Fire : Learning to Burn

In the plan for our short, the wolf was originally going to be comprised entirely of smoke and electricity, however after looking into how to do that, we quickly decided to simply have it emit some smoke and flame.

It took several attempts before we realized that this was an unfeasible goal to add in the time we had, especially as a team of two with a wide spread of work to do.

The tests initially started simple, adding some smoke and flame to the eyes of the characters to make them appear more threatening.

After a lengthy series of tests and practices, I eventually figured out how to graft the smoke to the geometry of the characters so that it moved with them.

This however, created a different problem.

Wolf_Smoke_Test.gif

In shots where the wolf moved, the smoke effect came off blocky and thick, rather than the whispy aesthetic I was going for. When static, it worked fine, aside from a few glitches.

Rendering the successful ones also sometimes created this problem.
woof_goes_poof.gif

This mainly occured with Zync, and was supposedly due to issues with caching the particle effect history, however no matter what tutorials I followed and attempts I made to correct this, I could not get Zync to render the particles properly and without issue.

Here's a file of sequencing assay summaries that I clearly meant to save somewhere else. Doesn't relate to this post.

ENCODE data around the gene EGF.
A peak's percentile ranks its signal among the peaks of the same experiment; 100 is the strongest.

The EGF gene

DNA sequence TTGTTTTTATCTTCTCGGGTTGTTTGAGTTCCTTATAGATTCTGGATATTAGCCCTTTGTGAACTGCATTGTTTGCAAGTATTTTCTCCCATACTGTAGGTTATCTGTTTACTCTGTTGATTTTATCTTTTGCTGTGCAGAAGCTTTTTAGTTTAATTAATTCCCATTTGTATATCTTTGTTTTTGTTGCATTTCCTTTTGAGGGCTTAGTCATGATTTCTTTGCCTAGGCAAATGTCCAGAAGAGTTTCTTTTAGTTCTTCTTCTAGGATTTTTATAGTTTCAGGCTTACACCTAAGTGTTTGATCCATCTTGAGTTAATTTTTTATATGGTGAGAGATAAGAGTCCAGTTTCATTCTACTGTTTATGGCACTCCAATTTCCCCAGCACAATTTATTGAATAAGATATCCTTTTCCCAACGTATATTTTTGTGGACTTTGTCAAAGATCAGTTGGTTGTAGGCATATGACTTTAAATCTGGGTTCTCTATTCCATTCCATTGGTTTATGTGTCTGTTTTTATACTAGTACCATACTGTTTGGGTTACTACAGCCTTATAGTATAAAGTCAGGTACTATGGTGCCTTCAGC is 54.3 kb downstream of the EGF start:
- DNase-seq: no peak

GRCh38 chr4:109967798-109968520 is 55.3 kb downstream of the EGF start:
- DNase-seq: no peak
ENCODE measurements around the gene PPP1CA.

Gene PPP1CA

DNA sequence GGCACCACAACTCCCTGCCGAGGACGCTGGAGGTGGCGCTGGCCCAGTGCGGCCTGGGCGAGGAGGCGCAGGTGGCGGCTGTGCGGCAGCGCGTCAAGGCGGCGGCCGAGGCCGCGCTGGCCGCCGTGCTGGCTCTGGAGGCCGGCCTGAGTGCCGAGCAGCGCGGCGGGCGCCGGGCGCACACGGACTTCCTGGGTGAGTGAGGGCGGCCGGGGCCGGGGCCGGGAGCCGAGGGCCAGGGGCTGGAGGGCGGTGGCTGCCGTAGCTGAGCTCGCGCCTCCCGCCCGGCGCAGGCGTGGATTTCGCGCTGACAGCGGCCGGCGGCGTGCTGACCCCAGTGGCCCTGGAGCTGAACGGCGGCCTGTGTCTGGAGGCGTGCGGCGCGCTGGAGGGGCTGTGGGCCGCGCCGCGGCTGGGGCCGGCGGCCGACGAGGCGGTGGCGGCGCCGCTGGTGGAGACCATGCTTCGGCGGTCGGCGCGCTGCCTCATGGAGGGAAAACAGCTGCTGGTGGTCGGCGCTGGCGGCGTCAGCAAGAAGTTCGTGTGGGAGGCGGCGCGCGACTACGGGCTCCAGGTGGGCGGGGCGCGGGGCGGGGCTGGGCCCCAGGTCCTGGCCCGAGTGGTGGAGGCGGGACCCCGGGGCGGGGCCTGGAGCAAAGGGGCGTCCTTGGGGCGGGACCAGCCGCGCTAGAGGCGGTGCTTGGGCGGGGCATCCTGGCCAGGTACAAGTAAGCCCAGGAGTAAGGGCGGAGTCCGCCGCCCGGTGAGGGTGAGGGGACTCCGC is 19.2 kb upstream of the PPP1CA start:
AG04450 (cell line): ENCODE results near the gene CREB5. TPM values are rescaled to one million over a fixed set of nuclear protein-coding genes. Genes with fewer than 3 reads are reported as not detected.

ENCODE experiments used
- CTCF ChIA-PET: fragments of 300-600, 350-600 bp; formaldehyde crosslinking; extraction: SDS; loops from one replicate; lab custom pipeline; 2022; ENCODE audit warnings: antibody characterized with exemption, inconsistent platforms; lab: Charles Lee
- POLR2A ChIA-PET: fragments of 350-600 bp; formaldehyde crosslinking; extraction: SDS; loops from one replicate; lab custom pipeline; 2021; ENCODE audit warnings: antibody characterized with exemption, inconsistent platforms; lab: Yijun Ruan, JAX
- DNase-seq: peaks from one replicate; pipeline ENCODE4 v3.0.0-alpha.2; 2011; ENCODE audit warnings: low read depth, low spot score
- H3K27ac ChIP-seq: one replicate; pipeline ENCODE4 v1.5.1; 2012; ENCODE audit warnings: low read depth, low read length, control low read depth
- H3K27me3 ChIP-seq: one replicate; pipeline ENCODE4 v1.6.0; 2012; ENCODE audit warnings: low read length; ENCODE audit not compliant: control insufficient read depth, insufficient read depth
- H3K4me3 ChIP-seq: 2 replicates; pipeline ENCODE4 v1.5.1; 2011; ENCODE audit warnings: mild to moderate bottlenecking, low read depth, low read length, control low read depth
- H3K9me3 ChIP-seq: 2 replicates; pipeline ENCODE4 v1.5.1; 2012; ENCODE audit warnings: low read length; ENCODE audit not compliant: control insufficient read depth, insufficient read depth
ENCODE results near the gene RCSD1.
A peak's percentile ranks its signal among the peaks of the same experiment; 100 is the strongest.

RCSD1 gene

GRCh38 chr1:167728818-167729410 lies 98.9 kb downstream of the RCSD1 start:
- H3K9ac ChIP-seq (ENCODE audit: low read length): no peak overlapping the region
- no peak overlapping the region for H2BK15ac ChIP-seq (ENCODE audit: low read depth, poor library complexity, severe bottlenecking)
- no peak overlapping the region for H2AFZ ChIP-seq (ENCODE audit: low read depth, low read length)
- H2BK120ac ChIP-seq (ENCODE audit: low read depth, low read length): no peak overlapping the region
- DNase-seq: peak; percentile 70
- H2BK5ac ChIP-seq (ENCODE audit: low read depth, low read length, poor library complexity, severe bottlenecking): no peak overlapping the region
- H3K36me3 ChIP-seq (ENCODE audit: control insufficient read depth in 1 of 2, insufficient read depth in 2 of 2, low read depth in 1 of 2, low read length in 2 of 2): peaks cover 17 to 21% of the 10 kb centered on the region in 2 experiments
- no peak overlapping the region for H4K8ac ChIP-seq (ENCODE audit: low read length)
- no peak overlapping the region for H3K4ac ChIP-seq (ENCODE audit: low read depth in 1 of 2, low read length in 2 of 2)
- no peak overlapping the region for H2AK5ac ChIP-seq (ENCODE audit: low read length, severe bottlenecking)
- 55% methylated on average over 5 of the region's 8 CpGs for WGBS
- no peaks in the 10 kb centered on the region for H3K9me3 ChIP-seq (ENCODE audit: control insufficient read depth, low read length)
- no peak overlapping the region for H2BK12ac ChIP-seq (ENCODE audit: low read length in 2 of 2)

WolfOnSmoke.jpeg

This was what the above images looked like when static, and as you can see, despite all 3 having identical sky-boxes and light set ups, the results could not be more different when rendered through Zync or a different computer.

This inconsistency then drove me towards Paint Effects, and attempting to create the fire and smoke using that.

Needless to say, it had mixed results.

WolfFluidTest.png

Generally, the paint effects looked good, but didn’t necessarily fit the aesthetic of the film – and as they rendered fully 2D, without existing transparency – it was hard to get a visualisation pre-composition of how it might look.

Image converted using ifftoany

As it stood, it’s impossible to tell how this would look in the scene – however the results were more shocking when comped together.

comped.png

Whilst certain terrifying, and very close to the aesthetic we wanted – the wolf seemed to lose all definition as to what it was when we covered it in flame.

Additionally, the sheer amount of compositing that would need done for this, the hawk and the snake proved to be quite excessive.

Given these factors, we decided to keep the smoke and flame effects to a minimum, using them sparsely to accentuate danger through after effects.

This tutorial was interesting, and in an ideal world, we’d have liked our film to feature effects like this on the characters. – However, as you can see, even creating a simple static effect took time – and replicating this through dozens of shots on a moving creature proved… troublesome at best.